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This is documentation for Caché & Ensemble.

For information on converting to InterSystems IRIS, see the InterSystems IRIS Adoption Guide and the InterSystems IRIS In-Place Conversion Guide, both available on the WRC Distributions page (login required).

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DTL <code>

Execute lines of custom code.


   <![CDATA[ target.Name = source.FirstName & " " & source.LastName]]> 
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Element Purpose
<annotation> Optional. A text string that describes the <code> element.


The DTL <code> element executes one or more lines of user-written code within a DTL data transformation. You can use the <code> element to perform special tasks that are difficult to express using the DTL elements. Any properties referenced by the <code> element must be properties within the source or target object for the data transformation.

The scripting language for a DTL <code> element is specified by the language attribute of the containing <transform> element. The values basic or objectscript indicate Caché Basic or ObjectScript. If not specified, the default is ObjectScript. MVBasic is not supported. Any expressions found in the data transformation, as well as lines of code within <code> elements, must use the specified language.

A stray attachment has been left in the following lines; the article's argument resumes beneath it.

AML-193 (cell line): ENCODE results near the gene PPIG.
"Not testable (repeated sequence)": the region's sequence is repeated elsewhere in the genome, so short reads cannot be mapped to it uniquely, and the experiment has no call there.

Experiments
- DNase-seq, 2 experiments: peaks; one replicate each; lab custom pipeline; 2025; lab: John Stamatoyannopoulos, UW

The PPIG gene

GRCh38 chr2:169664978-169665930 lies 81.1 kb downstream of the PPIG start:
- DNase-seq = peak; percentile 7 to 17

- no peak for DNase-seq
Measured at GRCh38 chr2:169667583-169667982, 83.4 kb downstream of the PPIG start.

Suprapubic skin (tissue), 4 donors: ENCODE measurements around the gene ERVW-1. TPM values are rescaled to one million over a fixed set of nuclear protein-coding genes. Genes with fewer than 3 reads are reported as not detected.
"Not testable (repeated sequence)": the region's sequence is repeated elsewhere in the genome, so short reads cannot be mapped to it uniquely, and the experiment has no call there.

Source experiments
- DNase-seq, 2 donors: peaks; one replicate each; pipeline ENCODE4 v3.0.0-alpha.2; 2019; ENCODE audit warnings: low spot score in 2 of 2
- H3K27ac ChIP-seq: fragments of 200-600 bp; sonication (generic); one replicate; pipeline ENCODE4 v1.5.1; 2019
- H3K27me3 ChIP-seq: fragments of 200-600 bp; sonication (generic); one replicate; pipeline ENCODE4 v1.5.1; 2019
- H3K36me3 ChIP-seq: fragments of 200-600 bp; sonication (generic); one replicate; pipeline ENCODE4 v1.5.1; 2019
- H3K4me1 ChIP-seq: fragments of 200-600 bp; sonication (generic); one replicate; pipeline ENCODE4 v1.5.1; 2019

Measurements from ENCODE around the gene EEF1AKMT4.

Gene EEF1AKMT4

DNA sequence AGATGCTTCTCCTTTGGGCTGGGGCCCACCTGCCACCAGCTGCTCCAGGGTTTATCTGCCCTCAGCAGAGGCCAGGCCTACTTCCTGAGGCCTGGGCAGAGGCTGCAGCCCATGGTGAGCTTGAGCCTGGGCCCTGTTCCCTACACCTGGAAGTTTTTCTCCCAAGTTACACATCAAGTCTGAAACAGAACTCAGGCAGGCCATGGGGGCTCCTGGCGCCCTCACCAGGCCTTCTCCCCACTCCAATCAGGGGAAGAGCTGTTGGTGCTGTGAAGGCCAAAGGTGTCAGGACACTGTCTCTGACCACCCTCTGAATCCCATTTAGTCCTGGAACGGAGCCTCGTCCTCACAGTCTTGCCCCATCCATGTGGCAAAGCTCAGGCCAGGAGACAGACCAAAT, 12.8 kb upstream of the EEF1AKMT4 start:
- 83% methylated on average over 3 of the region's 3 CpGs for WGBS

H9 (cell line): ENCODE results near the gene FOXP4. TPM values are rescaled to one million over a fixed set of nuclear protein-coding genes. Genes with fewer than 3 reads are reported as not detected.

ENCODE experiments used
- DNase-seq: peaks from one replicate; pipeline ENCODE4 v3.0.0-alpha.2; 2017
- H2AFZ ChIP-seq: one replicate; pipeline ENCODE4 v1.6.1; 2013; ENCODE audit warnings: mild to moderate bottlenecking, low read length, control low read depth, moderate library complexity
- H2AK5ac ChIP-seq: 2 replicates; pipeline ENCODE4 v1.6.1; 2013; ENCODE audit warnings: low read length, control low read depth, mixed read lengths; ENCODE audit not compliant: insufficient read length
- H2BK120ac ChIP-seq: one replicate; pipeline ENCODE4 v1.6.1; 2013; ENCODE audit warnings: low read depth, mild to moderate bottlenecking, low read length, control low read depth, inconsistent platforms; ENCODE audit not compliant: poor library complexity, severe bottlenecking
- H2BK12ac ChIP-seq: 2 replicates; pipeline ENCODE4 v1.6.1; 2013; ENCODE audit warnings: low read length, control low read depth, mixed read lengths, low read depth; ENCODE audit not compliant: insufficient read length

For further information about these Caché programming languages, see the following books:

Typically a developer wraps the contents of a <code> element within a CDATA block to avoid having to worry about escaping special XML characters such as the apostrophe (') or the ampersand (&) . For example:

  <![CDATA[ target.Name = source.FirstName & " " & source.LastName]]>
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In order to ensure that execution of a data transformation can be suspended and restored, you should follow these guidelines when using the <code> element:

  • The execution time should be short; custom code should not tie up the general execution of the data transformation.

  • Do not allocate any system resources (such as taking out locks or opening devices) without releasing them within the same <code> element.

  • If a <code> element starts a transaction, make sure that the same <code> element ends the transactions in all possible scenarios; otherwise, the transaction can be left open indefinitely. This could prevent other processing or can cause significant downtime.